We make more money. Yeah, the products a little bit more faulty. And again, we don’t know if this is the situation with 3M but it is, it’s typical with corporate behavior. I mean, you’ve seen it, I’ve seen it. We’ve been through documents. They cut costs when they can typically, not always, but this, this seems like one of those situations.

Becca Timmons:                Yeah, that’s very, very possible. I mean, yeah, I think the same thing. I think the Pinto gas tank, they could’ve put, you know, a cheapy little liner in there and could have saved people from, you know, burning alive in their cars. But yeah, that was a financial decision. It’s not clear if that’s the case here. If it’s, you know, a slightly longer stem costs, it cuts into their bottom line a little bit more. But what we do know is that when they are designing this earplug the, an army audiologist, and it’s unclear whether he was even been authorized to talk on behalf of the army or the military, but he requested that the earplug be shorter so it can fit into a carrying case.

And this carrying case had been used by a military service members probably starting in the early nineties. So, the, to be able to reuse the same case, they compromise the effectiveness of the product. But again, it’s still early on. It could, it could very well be that 3M or whomever decided that this is the cheaper, most economical way to do it.

Farron Cousins:                  And so we know there was a little over $9 million settlement that 3M had with the DOJ because basically the earplugs are bad. But that’s not the end of it because obviously, okay, the DOJ wants some of their money back. I guess that’s what they got. But now you have these soldiers who were relying on these earplugs to, you know, help them from getting this massive ear damage from, you know, explosions or whatever it is. Those are the people who are suffering right now. And those are the people, I guess that, that, you know, I guess these lawsuits that are developing, that’s for these people, correct?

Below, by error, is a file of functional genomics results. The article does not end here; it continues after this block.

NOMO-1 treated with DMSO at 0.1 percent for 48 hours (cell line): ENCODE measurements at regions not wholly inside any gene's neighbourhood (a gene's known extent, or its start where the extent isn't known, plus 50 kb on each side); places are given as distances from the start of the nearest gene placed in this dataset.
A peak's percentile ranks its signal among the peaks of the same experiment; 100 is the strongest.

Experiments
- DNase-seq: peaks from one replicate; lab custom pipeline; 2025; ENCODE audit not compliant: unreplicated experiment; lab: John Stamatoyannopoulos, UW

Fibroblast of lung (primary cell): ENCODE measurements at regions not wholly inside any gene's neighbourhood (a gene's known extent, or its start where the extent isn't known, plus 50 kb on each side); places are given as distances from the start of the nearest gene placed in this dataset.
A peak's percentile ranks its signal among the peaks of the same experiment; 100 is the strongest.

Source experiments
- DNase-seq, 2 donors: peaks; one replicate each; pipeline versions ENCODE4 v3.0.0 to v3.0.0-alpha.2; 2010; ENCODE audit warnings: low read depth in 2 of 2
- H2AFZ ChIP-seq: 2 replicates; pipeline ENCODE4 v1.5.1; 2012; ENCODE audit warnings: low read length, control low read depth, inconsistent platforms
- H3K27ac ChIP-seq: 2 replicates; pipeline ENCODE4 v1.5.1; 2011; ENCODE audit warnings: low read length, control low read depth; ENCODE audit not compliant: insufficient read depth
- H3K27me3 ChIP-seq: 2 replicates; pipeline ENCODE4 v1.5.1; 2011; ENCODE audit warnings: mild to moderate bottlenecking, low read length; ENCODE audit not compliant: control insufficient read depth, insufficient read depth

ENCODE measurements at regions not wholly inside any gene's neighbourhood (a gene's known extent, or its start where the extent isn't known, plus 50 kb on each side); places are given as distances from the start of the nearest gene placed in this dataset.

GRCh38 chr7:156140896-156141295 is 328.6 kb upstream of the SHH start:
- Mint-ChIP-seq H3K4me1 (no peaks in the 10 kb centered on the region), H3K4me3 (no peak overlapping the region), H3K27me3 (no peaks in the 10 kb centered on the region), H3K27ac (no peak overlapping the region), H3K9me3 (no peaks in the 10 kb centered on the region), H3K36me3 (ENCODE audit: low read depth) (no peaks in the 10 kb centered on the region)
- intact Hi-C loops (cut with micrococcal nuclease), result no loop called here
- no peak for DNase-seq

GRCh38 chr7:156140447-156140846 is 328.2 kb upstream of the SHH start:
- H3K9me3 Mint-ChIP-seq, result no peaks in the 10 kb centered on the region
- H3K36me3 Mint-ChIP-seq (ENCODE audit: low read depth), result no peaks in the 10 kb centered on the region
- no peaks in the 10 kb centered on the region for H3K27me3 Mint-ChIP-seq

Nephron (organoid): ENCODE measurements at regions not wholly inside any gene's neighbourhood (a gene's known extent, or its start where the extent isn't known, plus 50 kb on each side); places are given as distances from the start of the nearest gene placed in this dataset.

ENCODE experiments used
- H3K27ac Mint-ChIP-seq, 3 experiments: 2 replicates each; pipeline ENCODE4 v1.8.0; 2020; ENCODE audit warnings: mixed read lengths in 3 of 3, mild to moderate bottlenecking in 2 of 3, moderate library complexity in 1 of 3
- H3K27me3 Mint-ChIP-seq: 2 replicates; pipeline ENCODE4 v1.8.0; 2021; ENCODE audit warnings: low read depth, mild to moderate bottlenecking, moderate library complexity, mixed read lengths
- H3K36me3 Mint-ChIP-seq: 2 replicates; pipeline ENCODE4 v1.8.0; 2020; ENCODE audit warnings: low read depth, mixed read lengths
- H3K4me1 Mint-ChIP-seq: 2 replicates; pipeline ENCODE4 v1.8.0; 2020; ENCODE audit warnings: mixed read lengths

Becca Timmons:                Right. This is for, for service members who used these earplugs between 2003 and 2015. Most of them exit the military with tinnitus and or hearing loss secondary to percussive loud sounds associated with military service. What we’re hoping to do is hold 3M accountable for misleading the government and misleading all of our service members who relied on what’s they held out was an effective product and we hope we can give them some kind civil recovery for their injuries.

Farron Cousins:                  Fantastic. Becca Timmons, I appreciate you taking the time to tell us this story today. Interesting to see what’s going to happen as this case continues to unfold and what we find out during discovery. We’ll definitely check back in with you once we know a little bit more. Thank you very much.

Becca Timmons:                Thank you very much

Farron Cousins is the executive editor of The Trial Lawyer magazine and a contributing writer at He is the co-host / guest host for Ring of Fire Radio. His writings have appeared on Alternet, Truthout, and The Huffington Post. Farron received his bachelor's degree in Political Science from the University of West Florida in 2005 and became a member of American MENSA in 2009. Follow him on Twitter @farronbalanced